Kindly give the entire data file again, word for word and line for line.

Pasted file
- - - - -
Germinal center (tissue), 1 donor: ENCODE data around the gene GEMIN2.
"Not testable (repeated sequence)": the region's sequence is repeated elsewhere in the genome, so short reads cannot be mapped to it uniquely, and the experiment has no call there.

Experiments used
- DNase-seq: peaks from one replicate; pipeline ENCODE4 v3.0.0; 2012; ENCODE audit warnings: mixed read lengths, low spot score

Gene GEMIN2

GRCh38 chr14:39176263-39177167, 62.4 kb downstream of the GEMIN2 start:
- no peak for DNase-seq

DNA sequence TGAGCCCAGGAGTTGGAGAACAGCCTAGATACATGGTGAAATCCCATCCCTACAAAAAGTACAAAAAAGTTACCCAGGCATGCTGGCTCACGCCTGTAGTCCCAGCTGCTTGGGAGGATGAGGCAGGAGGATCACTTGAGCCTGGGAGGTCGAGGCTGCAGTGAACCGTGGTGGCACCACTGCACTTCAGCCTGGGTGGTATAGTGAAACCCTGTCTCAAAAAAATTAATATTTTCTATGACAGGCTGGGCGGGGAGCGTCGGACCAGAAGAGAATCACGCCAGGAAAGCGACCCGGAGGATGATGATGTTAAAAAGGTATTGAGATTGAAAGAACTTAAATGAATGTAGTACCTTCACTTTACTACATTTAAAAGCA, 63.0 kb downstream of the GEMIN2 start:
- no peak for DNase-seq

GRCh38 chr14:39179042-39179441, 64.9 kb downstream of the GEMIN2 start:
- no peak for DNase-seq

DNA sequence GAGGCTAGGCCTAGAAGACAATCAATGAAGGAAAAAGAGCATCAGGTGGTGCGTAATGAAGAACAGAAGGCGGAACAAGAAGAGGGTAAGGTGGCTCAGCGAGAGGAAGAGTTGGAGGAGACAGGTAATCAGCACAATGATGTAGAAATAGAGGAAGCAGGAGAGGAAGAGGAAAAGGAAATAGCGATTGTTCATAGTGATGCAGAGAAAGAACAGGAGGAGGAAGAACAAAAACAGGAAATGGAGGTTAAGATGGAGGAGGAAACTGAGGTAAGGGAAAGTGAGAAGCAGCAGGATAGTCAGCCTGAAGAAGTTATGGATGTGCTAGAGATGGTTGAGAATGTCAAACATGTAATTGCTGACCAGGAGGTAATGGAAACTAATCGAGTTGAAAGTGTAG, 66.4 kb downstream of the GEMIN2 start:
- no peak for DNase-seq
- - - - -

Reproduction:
Germinal center (tissue), 1 donor: ENCODE data around the gene GEMIN2.
"Not testable (repeated sequence)": the region's sequence is repeated elsewhere in the genome, so short reads cannot be mapped to it uniquely, and the experiment has no call there.

Experiments used
- DNase-seq: peaks from one replicate; pipeline ENCODE4 v3.0.0; 2012; ENCODE audit warnings: mixed read lengths, low spot score

Gene GEMIN2

GRCh38 chr14:39176263-39177167, 62.4 kb downstream of the GEMIN2 start:
- no peak for DNase-seq

DNA sequence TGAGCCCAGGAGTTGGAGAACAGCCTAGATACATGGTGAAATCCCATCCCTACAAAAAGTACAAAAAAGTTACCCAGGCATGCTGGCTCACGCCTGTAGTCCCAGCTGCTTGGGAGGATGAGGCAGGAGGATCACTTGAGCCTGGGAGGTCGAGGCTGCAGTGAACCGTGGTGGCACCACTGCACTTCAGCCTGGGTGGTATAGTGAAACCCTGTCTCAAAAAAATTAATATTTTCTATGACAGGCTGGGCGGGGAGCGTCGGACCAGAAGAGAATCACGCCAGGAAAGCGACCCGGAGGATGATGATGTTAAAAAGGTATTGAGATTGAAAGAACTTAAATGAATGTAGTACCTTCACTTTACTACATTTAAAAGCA, 63.0 kb downstream of the GEMIN2 start:
- no peak for DNase-seq

GRCh38 chr14:39179042-39179441, 64.9 kb downstream of the GEMIN2 start:
- no peak for DNase-seq

DNA sequence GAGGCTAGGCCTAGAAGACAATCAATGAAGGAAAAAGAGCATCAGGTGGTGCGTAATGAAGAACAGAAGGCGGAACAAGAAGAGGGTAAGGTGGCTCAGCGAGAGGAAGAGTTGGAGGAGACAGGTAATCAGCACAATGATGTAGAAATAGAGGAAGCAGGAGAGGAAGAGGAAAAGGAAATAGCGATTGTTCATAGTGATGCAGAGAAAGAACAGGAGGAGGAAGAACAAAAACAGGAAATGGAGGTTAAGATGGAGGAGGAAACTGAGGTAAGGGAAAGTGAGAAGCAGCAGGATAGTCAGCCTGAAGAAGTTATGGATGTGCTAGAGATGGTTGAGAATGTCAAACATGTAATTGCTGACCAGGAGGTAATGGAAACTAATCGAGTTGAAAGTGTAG, 66.4 kb downstream of the GEMIN2 start:
- no peak for DNase-seq